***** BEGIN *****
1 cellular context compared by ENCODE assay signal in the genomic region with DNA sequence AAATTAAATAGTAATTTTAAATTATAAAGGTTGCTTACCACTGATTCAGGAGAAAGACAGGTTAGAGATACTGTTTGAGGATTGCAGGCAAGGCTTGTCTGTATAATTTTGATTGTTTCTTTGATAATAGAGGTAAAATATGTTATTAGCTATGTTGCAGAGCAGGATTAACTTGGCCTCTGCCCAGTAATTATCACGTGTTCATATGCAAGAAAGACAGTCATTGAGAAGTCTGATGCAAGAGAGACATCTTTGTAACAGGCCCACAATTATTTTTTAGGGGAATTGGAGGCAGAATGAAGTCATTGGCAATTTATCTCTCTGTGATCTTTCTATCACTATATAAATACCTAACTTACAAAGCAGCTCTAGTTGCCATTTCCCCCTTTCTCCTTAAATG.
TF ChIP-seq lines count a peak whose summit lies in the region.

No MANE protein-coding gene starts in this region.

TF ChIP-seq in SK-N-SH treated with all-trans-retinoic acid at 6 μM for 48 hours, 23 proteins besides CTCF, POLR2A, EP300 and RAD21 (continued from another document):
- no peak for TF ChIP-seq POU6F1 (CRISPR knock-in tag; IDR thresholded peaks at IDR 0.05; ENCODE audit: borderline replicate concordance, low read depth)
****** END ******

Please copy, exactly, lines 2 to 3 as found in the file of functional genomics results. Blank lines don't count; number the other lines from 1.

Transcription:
TF ChIP-seq lines count a peak whose summit lies in the region.

No MANE protein-coding gene starts in this region.